My or Your Habano?
Posted: Feb 26, 2009 3:53pm ET
I might have found my new cigar for this year: Trinidad Robusto T. What an awesome smoke. I love the rich and spicy character with a fresh, clean and floral undertone. It has all the Trinidad style that I like and more. I think it’s a 93-point smoke, non blind.
I have always been crazy for the Trinidad Fundadores as well as the first Trinidads that were only available as gifts from Fidel Castro. The latter are called Trinidad Diplomaticos, and they are the same size as the Cohiba Lanceros. The commercial Trinidads were first sold in 1997, and although they are the same length at 7 inches, the Fundadores are slightly thicker than the Diplomaticos at 40 ring gauge instead of 38.
I smoked my first Trinidad Robusto T last night during the Trinidad Night at the Havana Libre hotel to celebrate the 40th anniversary of the brand. (And I just had one with lunch before writing this blog.) The main banquet hall of the late 1950s hotel, which used to be the Hilton, was packed with people. There must have been about 500 partygoers. I sat next to David Soul, better know as Hutch in the television series "Starsky and Hutch." He was a chilled dude and a big lover of Cuba. He is working on a play about Ernest Hemingway and comes regularly to the island from England, where he lives.
The dinner last was another in a string of parties during this week’s XI Festival Habano. The big gala dinner is tomorrow night when the Cohiba Gran Reserva is unveiled. The canonazo, the factory name for the new Cohiba, is made from five-year-old tobacco and limited production. The filler is all from the 2003 harvest. I have not tried it yet (officially or unofficially), but a few friends have and they say it is spectacular. Can’t wait to smoke one tomorrow.
I was over this morning at El Laguito, the mother factory for Cohiba. It was open for the festival for all attendees. I was glad I got there early. It looked like JFK on a Friday evening about an hour after opening this morning. Everything looked in order. The 100 or so rollers were busy at work. The factory made about 2.5 million cigars last year, or about 20 percent of all Cohibas produced. The rest of the production is spread out mostly between the Partagas and H. Upmann factories in Havana.
I was in the blending room, where the make the liga, and I was checking out the bales of tobacco on hand for the filler. The ligero, the strongest of the tobacco, was from 2000, while the volado was from 2007 and the seco from 2006 and 2005. That’s a good sign that they were using well-aged tobacco. The binder, or capote, was from 2008. That seems a little young. But what do I know? Hope it’s all true.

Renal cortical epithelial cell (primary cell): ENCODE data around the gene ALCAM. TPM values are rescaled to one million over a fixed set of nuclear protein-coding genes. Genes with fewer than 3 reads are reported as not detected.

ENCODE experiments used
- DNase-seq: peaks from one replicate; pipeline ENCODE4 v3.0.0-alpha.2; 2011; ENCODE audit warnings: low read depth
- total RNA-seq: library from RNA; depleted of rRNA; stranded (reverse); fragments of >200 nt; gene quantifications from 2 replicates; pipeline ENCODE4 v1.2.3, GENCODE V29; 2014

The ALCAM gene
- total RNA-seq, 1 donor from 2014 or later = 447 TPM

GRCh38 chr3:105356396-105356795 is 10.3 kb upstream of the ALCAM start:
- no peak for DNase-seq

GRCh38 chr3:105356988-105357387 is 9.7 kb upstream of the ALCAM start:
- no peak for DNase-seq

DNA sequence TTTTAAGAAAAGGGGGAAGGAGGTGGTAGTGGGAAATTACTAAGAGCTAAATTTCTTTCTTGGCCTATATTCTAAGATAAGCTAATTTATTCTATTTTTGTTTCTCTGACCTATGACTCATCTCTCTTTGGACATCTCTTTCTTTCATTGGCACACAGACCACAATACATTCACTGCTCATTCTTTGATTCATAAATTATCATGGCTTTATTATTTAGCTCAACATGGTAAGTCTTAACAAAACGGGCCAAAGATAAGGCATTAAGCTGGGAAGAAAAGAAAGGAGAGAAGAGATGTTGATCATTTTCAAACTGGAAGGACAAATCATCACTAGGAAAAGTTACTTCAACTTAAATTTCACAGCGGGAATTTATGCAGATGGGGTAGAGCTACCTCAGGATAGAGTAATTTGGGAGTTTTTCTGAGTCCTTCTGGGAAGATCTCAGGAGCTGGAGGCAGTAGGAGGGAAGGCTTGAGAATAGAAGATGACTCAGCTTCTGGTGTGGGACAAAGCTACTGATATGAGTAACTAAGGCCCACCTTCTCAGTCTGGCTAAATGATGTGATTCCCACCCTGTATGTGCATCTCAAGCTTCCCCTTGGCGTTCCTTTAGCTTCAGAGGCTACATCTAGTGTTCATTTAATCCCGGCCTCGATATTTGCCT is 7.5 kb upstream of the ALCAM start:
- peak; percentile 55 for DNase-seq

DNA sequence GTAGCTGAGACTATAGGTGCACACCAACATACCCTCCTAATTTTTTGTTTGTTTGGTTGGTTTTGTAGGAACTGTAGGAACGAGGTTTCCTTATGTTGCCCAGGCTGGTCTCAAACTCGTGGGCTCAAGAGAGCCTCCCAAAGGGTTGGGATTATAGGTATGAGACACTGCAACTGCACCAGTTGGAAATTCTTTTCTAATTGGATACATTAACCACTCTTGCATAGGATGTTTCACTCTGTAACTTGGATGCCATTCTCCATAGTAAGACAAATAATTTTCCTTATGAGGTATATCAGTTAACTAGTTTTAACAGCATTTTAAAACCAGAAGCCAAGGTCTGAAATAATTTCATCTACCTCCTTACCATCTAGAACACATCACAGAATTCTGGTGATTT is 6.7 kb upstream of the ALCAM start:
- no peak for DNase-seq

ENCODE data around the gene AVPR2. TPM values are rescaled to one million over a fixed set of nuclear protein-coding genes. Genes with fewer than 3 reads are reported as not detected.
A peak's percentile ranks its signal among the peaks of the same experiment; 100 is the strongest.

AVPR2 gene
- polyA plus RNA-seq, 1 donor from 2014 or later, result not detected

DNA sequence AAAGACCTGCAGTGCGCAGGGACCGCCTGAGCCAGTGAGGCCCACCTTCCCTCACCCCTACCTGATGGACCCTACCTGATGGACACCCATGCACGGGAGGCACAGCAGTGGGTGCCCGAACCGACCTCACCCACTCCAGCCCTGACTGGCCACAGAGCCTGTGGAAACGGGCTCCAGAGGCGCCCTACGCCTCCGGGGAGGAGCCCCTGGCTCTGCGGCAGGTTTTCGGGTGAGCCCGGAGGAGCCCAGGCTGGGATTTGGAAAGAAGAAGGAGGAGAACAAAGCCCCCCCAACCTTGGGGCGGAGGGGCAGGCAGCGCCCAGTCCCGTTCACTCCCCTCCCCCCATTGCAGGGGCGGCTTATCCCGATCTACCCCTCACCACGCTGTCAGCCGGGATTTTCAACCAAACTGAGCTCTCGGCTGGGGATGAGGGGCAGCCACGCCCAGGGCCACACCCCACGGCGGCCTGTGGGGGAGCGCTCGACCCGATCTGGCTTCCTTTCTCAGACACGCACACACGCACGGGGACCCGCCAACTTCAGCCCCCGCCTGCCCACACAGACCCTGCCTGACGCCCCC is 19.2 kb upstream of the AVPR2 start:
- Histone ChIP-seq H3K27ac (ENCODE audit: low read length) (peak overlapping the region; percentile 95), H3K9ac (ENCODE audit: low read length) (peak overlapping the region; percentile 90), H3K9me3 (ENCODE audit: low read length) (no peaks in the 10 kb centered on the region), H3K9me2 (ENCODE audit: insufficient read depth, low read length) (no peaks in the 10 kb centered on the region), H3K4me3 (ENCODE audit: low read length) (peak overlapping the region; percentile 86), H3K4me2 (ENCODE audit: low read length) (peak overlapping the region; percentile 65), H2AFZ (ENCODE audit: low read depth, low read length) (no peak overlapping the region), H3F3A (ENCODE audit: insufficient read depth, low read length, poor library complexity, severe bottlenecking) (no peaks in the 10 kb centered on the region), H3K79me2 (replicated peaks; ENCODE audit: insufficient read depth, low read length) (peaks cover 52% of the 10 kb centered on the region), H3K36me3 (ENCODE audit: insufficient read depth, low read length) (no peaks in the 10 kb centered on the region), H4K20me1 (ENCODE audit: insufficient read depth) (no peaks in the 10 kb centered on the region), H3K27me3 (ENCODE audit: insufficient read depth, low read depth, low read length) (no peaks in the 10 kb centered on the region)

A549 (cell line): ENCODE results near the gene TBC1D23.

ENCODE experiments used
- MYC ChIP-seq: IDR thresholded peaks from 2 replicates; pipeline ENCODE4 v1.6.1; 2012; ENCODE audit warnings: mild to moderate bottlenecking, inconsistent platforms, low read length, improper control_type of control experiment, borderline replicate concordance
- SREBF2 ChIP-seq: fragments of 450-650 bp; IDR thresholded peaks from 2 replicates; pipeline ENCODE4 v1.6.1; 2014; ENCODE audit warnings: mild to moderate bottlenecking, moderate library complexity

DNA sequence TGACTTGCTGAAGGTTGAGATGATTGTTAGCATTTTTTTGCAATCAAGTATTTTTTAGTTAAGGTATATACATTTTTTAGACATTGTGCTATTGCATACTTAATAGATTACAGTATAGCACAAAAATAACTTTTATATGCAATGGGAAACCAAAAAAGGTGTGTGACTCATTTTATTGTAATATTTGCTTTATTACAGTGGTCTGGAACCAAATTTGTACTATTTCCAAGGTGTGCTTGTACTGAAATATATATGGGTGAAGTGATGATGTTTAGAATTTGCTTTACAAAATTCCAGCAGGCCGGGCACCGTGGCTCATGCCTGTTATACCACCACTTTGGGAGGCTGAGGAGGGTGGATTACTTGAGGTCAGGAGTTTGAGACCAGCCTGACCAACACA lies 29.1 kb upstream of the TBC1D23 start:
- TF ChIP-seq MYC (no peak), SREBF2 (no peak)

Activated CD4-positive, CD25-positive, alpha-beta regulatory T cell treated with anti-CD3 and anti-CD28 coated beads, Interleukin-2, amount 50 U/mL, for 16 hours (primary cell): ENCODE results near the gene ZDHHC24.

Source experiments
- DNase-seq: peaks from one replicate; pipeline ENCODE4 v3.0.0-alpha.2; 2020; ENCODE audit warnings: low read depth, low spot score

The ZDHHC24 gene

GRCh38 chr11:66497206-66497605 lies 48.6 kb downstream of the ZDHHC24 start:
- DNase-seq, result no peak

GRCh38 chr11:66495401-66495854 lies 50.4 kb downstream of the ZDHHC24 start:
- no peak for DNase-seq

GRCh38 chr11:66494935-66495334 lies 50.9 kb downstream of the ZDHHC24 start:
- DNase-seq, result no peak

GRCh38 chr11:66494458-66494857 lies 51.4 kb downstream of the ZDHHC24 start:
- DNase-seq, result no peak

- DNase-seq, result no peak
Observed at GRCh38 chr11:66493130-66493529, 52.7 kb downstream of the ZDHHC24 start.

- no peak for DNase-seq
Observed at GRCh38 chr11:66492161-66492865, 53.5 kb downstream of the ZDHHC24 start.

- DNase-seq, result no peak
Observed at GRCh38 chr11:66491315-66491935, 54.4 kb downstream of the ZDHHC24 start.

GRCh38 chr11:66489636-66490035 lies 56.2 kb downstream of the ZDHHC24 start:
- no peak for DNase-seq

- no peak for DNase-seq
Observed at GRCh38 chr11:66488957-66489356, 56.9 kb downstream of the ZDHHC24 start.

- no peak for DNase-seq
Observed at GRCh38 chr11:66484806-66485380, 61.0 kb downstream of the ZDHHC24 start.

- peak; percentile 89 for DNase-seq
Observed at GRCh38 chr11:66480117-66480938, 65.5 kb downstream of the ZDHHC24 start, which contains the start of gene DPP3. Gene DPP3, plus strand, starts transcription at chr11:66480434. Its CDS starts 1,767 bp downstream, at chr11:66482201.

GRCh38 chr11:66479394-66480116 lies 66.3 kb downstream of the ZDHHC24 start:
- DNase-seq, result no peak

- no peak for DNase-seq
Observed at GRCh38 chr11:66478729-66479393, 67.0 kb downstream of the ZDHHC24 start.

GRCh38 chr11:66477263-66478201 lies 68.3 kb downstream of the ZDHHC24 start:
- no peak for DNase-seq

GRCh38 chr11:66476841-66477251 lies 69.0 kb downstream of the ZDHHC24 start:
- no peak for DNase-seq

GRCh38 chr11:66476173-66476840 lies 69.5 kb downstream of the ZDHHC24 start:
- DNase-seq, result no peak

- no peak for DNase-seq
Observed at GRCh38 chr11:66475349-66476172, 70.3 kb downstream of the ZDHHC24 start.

Cohiba remains the second most important brand for Habanos S.A., the global distribution and marketing company for Cuban cigars. According to Manuel Garcia, the Habanos commercial director, about 23 percent of the turnover for cigar exports come from the prestigious mark. He gave a presentation yesterday to festival participants in the congress hall of Havana. The biggest money-spinner is Montecristo with about 25 percent of the turnover.
As already reported, last year’s revenues in cigar exports were down to $390 million from $402 million but it was still up from 2005 and 2006. Sales are expected to be down this year as well. Even officials at the El Laguito said that they expected to produce much less cigars than the 3 million forecasted this year due to the bad global economy.
This may account for the fact that Jose L. Piedra is gaining market share at the moment. Last year, the inexpensive brand accounted for 15 percent of all exports but only about 3 percent of turnover. It is a short filler, hand rolled cigar that sells for a fraction of the cost of those from most prestigious longer filler brands. A number of cigar agents and merchants I spoke to at least night’s dinner said they were selling a lot of the ubiquitous J.P.
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